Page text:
The European Union Aviation Safety Agency has announced today that Pakistan International Airlines would not be allowed to fly to Europe for at least six months after the country ‘s aviation minister revealed that nearly a third of Pakistani pilots had cheated during their pilot tests.
Pakistan International Airlines spokesperson Abdullah Hafeez said that because of the pandemic, PIA has not been flying to Europe. He said the airline had hoped to resume its flights to Oslo, Copenhagen, Paris, Barcelona, and Milan in the next two months.
Hafeez, however, says the pilot scandal has “really hurt us” and added, “We’ve really hit the rock bottom that I’m so sad to say.”
The investigation into an Airbus A320 accident on May 22, which killed 97 people in the southern port city of Karachi, revealed that 260 of the 860 pilots in Pakistan had cheated during their examinations, but were still licensed by Pakistan’s Civil Aviation Authority.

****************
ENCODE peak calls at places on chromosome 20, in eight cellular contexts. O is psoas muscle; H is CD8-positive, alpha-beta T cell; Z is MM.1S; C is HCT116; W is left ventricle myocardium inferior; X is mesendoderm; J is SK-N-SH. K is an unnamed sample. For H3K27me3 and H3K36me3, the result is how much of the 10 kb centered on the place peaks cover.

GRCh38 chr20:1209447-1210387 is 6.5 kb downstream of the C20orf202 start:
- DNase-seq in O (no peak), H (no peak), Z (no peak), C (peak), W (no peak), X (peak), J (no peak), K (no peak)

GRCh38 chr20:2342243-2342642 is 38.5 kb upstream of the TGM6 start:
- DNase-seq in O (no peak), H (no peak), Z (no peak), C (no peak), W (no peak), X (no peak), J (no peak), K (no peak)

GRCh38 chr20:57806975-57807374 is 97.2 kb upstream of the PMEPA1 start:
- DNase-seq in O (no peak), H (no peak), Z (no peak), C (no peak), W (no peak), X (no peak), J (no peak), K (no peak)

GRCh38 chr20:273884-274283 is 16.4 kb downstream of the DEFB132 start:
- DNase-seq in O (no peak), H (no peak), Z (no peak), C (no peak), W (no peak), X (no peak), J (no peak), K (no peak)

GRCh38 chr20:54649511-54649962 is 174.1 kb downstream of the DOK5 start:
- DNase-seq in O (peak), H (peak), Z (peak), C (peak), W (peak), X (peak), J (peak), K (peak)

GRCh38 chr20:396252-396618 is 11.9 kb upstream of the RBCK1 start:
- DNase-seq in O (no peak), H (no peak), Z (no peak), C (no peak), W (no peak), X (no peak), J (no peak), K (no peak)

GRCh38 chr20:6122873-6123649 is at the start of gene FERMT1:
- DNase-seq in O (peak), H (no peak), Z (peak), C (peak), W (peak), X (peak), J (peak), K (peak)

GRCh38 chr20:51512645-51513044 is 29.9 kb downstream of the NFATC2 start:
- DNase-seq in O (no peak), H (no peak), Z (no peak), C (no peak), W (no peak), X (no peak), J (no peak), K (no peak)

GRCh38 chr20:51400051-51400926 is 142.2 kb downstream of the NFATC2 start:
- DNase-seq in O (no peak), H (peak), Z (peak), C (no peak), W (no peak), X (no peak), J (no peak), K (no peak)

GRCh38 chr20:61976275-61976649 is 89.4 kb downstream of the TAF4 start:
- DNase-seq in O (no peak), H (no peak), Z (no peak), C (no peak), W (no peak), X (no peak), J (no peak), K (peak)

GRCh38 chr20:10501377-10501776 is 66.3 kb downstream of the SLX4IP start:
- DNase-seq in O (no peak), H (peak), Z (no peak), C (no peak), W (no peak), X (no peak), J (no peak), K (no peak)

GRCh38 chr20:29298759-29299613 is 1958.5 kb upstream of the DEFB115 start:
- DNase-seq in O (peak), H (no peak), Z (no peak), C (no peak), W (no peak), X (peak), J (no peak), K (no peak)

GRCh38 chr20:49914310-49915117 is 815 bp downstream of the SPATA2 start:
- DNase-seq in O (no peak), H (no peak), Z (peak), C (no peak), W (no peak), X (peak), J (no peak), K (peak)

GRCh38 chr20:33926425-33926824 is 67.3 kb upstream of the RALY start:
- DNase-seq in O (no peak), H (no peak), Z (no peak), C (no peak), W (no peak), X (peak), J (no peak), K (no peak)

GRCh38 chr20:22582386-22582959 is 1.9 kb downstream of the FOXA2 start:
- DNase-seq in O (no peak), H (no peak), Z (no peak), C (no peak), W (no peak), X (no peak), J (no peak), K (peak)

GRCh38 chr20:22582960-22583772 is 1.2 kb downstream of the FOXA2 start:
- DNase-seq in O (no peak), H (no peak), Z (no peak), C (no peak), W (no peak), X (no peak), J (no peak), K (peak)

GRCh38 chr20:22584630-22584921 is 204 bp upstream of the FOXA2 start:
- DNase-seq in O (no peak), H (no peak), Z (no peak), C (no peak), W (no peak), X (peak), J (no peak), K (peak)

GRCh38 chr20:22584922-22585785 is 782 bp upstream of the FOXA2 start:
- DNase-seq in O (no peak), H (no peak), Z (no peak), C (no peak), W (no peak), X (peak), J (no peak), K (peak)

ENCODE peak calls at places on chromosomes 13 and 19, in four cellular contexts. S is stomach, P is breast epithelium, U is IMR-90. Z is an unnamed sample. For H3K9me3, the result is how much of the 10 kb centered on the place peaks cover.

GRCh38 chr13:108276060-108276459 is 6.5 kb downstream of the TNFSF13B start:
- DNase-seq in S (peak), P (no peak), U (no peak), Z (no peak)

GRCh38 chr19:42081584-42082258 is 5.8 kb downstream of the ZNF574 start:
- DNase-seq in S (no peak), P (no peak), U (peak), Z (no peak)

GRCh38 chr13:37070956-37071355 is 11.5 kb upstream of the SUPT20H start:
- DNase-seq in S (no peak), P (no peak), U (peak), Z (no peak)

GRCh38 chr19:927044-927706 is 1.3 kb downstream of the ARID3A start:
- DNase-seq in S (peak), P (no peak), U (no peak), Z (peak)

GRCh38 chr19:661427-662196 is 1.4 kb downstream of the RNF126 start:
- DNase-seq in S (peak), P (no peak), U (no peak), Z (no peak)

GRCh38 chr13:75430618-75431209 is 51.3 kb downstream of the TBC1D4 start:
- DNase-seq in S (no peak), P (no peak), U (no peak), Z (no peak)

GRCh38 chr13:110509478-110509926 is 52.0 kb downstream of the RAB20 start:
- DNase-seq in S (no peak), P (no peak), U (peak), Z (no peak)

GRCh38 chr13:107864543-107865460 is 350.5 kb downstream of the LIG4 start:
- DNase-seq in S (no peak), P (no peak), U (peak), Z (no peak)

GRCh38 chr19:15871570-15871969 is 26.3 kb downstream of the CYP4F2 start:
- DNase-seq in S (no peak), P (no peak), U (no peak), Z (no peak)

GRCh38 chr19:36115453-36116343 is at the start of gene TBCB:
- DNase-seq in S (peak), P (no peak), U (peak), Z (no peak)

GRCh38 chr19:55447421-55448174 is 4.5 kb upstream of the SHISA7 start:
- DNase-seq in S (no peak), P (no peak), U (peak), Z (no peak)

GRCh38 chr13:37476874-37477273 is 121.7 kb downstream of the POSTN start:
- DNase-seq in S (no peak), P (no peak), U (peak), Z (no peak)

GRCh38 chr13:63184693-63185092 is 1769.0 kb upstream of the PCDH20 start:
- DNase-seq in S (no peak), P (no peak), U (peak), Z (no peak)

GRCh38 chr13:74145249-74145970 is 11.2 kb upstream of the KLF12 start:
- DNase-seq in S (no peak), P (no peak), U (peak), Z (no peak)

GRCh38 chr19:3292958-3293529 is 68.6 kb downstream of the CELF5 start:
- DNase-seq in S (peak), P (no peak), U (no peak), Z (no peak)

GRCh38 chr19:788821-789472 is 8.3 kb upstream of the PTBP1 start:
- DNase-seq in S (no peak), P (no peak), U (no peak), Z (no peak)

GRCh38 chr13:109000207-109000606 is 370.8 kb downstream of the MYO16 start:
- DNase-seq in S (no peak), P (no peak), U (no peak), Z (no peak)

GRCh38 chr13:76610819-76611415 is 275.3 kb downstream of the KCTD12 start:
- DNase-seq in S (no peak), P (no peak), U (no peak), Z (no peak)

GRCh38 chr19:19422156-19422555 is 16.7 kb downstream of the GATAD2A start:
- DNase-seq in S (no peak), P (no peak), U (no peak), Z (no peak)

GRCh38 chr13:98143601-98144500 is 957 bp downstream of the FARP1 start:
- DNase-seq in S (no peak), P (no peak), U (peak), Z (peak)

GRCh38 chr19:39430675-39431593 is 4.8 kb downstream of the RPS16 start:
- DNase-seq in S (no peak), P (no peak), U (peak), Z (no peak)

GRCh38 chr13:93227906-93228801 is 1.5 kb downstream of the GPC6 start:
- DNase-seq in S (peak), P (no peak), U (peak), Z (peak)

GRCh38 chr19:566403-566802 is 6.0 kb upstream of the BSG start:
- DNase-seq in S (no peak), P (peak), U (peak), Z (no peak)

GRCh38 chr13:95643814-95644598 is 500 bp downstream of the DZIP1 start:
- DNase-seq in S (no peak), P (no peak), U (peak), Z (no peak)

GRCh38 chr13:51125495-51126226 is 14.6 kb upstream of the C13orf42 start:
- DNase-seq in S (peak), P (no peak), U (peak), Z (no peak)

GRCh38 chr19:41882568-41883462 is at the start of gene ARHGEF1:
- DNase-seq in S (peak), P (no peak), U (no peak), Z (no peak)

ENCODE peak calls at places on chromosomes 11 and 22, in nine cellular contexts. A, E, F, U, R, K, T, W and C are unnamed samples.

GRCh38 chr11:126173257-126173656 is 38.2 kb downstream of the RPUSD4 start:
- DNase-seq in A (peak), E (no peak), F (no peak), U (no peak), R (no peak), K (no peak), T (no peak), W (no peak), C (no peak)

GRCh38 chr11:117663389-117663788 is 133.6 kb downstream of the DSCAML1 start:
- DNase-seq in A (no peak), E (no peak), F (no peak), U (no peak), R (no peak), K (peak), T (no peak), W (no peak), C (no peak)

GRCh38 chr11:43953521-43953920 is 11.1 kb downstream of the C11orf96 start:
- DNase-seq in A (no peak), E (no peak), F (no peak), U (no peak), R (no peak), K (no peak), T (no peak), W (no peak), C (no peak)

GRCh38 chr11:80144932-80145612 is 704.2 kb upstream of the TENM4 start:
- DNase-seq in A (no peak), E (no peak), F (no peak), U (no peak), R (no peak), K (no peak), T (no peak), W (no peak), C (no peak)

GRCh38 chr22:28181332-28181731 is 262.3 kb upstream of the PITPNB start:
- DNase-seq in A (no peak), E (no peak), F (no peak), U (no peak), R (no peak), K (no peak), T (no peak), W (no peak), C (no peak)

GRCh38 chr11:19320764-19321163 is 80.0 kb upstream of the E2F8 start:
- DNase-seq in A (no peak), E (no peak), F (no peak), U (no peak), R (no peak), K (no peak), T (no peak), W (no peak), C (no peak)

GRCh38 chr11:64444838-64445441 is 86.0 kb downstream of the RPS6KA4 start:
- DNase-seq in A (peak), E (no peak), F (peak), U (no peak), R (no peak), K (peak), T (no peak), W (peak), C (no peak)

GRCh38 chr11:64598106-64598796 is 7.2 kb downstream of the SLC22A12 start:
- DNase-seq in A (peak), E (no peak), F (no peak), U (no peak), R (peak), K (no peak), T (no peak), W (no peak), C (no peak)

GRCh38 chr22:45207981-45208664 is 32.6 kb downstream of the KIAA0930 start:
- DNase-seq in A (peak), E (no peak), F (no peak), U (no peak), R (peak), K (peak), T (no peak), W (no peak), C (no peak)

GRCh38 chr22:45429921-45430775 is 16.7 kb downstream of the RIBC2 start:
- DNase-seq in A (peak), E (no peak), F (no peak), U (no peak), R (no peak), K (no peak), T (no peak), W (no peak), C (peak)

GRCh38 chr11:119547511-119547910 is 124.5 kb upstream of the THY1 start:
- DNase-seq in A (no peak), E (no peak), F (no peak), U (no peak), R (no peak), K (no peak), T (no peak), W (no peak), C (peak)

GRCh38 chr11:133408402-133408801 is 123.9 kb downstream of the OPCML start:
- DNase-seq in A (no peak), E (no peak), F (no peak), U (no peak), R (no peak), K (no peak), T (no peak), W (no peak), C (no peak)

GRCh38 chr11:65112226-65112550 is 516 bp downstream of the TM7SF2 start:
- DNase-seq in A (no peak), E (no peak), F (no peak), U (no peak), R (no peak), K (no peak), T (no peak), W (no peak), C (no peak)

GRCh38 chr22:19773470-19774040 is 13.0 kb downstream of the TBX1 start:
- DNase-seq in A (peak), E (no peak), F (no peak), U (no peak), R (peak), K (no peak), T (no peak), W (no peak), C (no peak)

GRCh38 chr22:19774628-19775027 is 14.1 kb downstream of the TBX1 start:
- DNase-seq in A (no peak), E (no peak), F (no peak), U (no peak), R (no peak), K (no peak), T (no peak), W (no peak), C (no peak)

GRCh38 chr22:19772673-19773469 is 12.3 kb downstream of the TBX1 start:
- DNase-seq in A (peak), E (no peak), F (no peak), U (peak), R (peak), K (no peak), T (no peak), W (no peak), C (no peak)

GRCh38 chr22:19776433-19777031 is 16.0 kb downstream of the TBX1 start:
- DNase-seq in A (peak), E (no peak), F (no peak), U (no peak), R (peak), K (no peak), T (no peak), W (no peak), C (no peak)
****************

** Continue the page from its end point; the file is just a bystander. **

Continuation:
Since then, the government has fired five officials from the regulatory agency and is reportedly considering criminal charges against them.
In a letter announcing the ban, the European Union Aviation Safety Agency pointed out that it was concerned about the validity of the Pakistani pilot licenses and that Pakistan is currently not capable of certifying and overseeing its operators and aircraft in accordance with applicable international standards.
Hafeez told the Associated Press that PIA had alerted both the civil aviation authority and the Pakistani regulatory authority over concerns of some of its pilot licenses.
In 2019, one of its aircraft skipped off the runway in northern Pakistan, causing PIA to ground 17 pilots over the same licensure concerns.
Hafeez says that it will now be difficult for the national airline to regain its reputation as just over a decade ago, PIA was considered one of the best airlines.
Aviation experts fear that the EU’s ban may have an impact on PIA’s flights to the United Kingdom and Canada, as its aircraft will not be able to fly over Europe, forcing longer routes.
SOURCE: The Guardian
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